Relax & Enjoy Lake Striker
REKLAW – Summer is officially here and many of you will be heading out to nearby lakes for some fun in the sun. Others will be wagging their travel trailers, pop-up campers, tents, and boats around the Pineywoods to visit different lakes and state parks. East Texas is home to some of the best lakes and state parks in the state. Our team recently visited Lake Striker, and we think you should, too!
Lake Striker, formerly known as Striker Creek Reservoir, is located on Striker Creek in the Neches River basin, eighteen miles southwest of Henderson, 20 miles east of Jacksonville straddling the Rusk and Cherokee county line.
Our team stayed at Lake Striker Restaurant and Marina Resort. The resort is situated in a spectacular pine forest on the lake. The camp grounds are located approximately 50 yards from the recreation and swimming area, as well as the stage area, where live entertainment takes place every weekend.
The resort is a hopping place on the weekend! On Friday nights the stage is packed with local entertainers for Open Mic Night. On Saturday nights area bands amp up the stage and put on concerts. Low cost cover charges with a B.Y.O.B. policy lures in locals as well as resort visitors.
The swimming area is clean and hydrilla free. If you like beach volleyball you can join a game with other campers at the resort, or bring your own team! Kids can strike up a game of tether ball while adults hit the sandy court.
Rosco’s Bait Shop has everything you might need on your stay. If you don’t have a tent or camper book a stay in one of the cabins or the motel.
If you aren’t in the mood to cook out on your visit Lake Striker Restaurant serves up top notch seafood dishes Thursday through Sunday. Whether you are craving frog legs, crab cakes, oysters, shrimp, or an old fashion burger Lake Striker Restaurant will fill you up and not let you down.
Fishermen can wet a line and catch largemouth and spotted bass year-round at Striker Reservoir. The black bass and channel catfish fisheries are the most popular at Striker Reservoir. Crappie are also present and provide a fair fishery. Bluegill and redear sunfish are present in high numbers and provide good fishing, especially for youth or inexperienced anglers.
Due to the turbid conditions, fish stay in relatively shallow water. Habitat in Striker Reservoir consists of standing timber, boat docks, and lily pads. Game fish are typically found around brush, points, boat docks, and creek channels.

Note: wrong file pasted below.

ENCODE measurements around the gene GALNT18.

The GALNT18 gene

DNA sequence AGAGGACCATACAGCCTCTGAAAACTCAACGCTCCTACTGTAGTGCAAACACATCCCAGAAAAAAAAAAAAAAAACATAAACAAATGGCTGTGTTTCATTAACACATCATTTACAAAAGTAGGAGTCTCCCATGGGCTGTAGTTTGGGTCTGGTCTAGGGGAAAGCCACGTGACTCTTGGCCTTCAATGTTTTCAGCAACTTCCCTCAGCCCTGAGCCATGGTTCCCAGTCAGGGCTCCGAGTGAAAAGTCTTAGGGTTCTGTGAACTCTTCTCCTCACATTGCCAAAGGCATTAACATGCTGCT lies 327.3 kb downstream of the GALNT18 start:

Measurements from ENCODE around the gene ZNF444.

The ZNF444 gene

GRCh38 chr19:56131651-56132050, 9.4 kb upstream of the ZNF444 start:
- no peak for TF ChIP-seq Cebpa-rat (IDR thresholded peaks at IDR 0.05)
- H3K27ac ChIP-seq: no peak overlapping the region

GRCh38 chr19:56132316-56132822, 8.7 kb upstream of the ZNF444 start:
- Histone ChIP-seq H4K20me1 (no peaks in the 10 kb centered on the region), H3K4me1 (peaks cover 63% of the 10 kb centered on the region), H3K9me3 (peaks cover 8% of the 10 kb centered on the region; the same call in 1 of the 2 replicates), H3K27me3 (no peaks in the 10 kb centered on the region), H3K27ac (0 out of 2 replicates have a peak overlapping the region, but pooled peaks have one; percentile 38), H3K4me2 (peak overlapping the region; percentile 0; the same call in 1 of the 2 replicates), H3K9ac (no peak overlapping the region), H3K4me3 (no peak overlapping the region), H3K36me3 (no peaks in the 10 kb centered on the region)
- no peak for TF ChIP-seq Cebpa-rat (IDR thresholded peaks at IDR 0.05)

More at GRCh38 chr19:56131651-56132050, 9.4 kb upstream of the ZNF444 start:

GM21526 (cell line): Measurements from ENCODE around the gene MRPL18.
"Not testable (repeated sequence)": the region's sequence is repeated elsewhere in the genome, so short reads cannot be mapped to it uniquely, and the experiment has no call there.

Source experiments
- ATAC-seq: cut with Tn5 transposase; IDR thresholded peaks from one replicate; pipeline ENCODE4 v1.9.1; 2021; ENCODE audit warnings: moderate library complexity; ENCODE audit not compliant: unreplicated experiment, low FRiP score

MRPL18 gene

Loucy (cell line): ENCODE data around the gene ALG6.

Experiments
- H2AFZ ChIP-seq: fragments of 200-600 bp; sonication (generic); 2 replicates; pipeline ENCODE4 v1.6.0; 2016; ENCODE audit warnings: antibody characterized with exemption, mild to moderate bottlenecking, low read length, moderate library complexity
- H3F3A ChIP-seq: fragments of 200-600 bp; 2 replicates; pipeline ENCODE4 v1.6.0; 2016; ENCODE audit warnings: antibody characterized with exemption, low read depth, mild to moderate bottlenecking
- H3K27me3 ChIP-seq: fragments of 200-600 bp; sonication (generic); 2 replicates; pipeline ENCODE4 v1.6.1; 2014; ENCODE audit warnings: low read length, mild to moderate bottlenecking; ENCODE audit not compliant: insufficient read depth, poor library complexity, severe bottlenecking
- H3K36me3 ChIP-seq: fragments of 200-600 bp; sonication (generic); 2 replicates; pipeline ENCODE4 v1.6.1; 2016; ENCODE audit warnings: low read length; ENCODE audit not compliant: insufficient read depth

A variety of baits and techniques including spinnerbaits, crankbaits, and plastics catch bass at Striker. Channel catfish are typically caught with stinkbait or liver fished around areas baited with soured grain or dog food. Sunfish, especially bluegill and redear sunfish, can be caught year-round and provide fast action, especially during the late spring or summer when fish are on their spawning beds. Small jigs, spinners, and crickets all catch sunfish.
The Lake Striker project is owned and operated by the Angelina and Nacogdoches Water Control and Improvement District No. 1. Water is used for municipal purposes, by the Texas Power and Light Company for condenser-cooling water for a steam-electric generating station, and by the Southland Paper Company, which contracted to purchase 10,000 acre-feet of water annually.
Reservoir construction began on July 23, 1956, and was completed in July of 1957. The reservoir has a capacity of 26,700 acre-feet and a surface area of 2,400 acres at the normal operating elevation of 292 feet above mean sea level. The drainage area above the dam is 182 square miles, and the local terrain is flat to rolling and surfaced by sandy and clay loams that support water-tolerant hardwoods, conifers, and grasses.
Lake Striker’s history runs much deeper than its reservoir, however. Striker Town was a Cherokee Indian village established in what is now Cherokee County sometime after 1819, when the first refugee Cherokees arrived in East Texas, and before 1838, when they were expelled by the Republic of Texas government.
The town site is just west of present Lake Striker on land now owned by the Texas Power and Light Company. An ancient road from Trammel’s Trace ran through or near the town on its way northwest to the Great Saline on the Neches River in the area of present Smith County.